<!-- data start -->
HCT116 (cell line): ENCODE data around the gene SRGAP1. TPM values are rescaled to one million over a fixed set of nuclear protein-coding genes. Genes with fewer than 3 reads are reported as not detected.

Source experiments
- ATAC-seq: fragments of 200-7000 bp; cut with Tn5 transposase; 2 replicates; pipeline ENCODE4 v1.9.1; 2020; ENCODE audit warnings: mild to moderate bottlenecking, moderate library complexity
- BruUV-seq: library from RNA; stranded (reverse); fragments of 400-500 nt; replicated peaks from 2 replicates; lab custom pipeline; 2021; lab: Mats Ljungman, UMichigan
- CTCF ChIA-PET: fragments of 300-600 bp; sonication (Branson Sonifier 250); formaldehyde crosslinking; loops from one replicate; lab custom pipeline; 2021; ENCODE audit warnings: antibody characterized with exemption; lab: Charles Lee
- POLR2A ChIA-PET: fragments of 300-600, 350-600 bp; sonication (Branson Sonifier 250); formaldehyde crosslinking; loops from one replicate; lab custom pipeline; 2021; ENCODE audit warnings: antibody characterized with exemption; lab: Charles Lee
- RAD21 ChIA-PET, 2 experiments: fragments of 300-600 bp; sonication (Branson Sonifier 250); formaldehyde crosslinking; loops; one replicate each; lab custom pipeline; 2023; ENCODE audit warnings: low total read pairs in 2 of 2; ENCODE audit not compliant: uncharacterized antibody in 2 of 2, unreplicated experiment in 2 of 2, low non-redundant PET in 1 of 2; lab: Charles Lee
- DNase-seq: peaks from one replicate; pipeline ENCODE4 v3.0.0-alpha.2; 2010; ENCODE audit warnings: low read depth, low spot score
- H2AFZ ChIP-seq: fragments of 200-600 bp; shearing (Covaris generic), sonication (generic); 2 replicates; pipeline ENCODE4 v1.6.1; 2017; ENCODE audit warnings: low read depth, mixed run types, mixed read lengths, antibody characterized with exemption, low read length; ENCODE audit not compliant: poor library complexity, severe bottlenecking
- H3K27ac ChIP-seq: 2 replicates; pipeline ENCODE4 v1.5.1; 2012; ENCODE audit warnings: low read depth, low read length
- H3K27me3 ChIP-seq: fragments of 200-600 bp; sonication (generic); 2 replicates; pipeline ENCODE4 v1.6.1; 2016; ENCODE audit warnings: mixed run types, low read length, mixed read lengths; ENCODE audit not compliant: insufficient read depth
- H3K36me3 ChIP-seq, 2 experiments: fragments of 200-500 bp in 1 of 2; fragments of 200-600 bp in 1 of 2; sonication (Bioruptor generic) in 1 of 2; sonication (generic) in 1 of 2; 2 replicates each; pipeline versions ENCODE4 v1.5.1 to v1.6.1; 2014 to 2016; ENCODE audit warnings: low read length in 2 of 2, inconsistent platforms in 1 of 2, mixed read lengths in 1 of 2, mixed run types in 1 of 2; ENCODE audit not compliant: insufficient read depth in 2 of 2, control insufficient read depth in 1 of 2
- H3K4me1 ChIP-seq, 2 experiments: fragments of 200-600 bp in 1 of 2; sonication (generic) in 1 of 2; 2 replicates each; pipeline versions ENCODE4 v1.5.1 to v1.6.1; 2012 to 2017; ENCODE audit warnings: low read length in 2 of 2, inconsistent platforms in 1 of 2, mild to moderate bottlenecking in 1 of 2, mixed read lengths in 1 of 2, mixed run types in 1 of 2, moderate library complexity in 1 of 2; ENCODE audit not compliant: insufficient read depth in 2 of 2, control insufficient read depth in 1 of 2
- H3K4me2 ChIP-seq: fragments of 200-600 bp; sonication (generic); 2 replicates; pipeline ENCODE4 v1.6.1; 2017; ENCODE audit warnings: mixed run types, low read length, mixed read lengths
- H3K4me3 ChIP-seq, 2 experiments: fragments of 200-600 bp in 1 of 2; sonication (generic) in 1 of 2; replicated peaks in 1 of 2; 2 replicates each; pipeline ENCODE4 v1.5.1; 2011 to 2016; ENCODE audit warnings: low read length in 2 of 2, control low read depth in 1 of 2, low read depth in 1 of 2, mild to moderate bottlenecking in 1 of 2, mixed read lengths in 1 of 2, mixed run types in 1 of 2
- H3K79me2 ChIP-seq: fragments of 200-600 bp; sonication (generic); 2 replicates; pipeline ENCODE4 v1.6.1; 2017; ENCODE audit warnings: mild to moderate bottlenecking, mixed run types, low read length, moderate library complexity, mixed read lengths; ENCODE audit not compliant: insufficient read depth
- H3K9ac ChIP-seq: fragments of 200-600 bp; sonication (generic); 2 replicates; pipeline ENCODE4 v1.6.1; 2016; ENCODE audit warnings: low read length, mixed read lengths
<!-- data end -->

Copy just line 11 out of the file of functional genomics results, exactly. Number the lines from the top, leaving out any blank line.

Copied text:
- H3K27me3 ChIP-seq: fragments of 200-600 bp; sonication (generic); 2 replicates; pipeline ENCODE4 v1.6.1; 2016; ENCODE audit warnings: mixed run types, low read length, mixed read lengths; ENCODE audit not compliant: insufficient read depth